the feng shui of toledo

“They looked on a map, figured out where we were sitting and saw the benefit,” said Mayor Bell, a gregarious former University of Toledo defensive lineman, referring to Toledo’s location near a number of large cities in the United States and Canada. “They could see that this town needed to be helped a little bit and that it could be on the upswing — that there was potential, that they could do something, that it could be incredible and it would not probably take a whole lot to do.”

After their initial approaches — “Nobody had heard of Toledo,” Mr. Bell said — the city’s government and business leaders began pitching the feng shui of Toledo, where wind meets water. The city is a major transit hub, crossed by railways and highways, and has the busiest general cargo port in the Great Lakes region. Housing is affordable, and the abandoned factories, including those where windows, bottles and windshields were once made and shipped around the world, mean there is plenty of space.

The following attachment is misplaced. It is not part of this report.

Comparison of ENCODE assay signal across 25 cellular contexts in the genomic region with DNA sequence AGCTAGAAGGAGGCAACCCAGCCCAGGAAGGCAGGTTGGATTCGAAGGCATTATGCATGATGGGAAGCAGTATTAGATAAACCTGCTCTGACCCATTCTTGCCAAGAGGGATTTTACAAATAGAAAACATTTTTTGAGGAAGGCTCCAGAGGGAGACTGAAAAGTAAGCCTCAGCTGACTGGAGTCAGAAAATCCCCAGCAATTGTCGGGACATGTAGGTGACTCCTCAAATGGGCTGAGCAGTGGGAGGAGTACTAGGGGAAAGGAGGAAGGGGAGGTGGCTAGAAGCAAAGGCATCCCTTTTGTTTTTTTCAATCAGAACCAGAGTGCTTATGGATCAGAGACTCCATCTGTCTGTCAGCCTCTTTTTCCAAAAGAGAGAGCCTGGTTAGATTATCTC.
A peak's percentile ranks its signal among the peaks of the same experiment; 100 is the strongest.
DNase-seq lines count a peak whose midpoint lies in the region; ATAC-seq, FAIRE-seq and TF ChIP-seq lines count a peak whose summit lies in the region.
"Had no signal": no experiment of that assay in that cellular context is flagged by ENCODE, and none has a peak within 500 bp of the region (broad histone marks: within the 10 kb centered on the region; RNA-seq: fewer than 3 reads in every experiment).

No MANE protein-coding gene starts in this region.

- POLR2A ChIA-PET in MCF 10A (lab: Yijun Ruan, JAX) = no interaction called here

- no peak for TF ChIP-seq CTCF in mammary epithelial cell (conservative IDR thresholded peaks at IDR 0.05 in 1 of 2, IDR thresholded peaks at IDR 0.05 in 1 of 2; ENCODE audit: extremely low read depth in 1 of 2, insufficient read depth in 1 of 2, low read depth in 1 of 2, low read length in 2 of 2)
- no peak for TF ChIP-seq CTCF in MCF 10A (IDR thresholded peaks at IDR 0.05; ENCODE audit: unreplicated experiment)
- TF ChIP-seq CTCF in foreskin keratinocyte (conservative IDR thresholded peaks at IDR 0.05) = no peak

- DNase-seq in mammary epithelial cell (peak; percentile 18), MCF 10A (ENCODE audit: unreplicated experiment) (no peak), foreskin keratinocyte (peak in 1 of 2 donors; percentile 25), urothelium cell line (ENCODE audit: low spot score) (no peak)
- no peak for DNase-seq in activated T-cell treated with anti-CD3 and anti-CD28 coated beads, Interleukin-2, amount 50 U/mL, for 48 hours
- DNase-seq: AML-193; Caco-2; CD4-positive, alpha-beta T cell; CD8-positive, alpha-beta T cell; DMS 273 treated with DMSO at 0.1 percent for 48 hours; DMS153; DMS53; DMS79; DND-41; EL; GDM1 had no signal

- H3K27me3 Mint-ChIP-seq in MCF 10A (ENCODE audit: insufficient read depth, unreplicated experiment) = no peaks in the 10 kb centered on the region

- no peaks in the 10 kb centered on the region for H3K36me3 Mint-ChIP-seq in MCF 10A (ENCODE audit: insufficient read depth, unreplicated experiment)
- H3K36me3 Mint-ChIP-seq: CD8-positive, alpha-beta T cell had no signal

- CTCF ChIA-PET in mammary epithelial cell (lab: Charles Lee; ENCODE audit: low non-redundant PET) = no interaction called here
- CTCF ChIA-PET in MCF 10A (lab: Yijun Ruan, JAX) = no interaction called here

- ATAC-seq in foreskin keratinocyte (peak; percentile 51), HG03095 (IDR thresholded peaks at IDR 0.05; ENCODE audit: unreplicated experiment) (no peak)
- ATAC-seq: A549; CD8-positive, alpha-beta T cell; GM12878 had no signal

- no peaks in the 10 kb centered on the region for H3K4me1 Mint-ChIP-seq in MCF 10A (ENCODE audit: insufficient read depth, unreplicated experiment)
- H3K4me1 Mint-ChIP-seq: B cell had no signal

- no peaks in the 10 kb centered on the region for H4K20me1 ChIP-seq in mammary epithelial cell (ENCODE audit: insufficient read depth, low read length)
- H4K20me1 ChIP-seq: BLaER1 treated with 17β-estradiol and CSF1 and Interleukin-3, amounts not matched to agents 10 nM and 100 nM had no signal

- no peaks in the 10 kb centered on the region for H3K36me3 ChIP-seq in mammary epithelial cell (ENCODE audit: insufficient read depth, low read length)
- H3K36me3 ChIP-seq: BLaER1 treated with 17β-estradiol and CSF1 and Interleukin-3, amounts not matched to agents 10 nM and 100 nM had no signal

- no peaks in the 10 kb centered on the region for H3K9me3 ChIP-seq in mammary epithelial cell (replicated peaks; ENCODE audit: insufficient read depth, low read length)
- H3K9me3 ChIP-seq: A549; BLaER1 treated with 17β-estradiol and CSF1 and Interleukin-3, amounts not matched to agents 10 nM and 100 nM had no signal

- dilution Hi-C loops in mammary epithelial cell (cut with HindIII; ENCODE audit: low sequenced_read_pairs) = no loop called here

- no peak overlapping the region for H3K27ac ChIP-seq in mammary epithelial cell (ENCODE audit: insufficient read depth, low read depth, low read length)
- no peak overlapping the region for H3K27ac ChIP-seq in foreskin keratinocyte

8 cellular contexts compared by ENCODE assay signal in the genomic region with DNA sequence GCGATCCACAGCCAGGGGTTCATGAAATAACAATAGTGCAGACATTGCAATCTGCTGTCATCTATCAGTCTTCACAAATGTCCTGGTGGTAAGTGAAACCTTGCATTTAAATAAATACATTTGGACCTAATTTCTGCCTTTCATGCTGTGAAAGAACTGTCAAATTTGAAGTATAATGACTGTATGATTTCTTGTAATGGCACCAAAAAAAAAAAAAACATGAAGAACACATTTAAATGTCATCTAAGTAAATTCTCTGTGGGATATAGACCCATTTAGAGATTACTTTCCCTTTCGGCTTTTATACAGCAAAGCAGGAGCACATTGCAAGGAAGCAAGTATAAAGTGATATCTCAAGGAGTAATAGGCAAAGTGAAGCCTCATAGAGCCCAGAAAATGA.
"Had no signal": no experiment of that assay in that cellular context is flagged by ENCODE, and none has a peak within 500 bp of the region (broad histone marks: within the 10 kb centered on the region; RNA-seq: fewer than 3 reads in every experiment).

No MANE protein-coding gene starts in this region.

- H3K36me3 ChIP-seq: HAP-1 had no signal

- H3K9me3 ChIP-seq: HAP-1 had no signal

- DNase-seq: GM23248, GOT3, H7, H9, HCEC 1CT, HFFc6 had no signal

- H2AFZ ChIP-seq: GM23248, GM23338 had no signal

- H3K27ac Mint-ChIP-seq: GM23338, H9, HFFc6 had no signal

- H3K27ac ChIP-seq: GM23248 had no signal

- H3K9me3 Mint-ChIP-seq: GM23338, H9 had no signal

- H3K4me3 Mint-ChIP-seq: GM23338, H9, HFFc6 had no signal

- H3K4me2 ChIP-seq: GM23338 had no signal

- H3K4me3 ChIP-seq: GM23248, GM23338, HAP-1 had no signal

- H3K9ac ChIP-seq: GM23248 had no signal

“When you think about the U.S., you can’t just think about New York and L.A.,” Mr. Guo said recently as he sat in a conference room at the offices of his company, Five Lakes Global Group. “Don’t get me wrong, L.A. is fabulous. New York is great. But if you want to connect with American life, it’s Toledo.”

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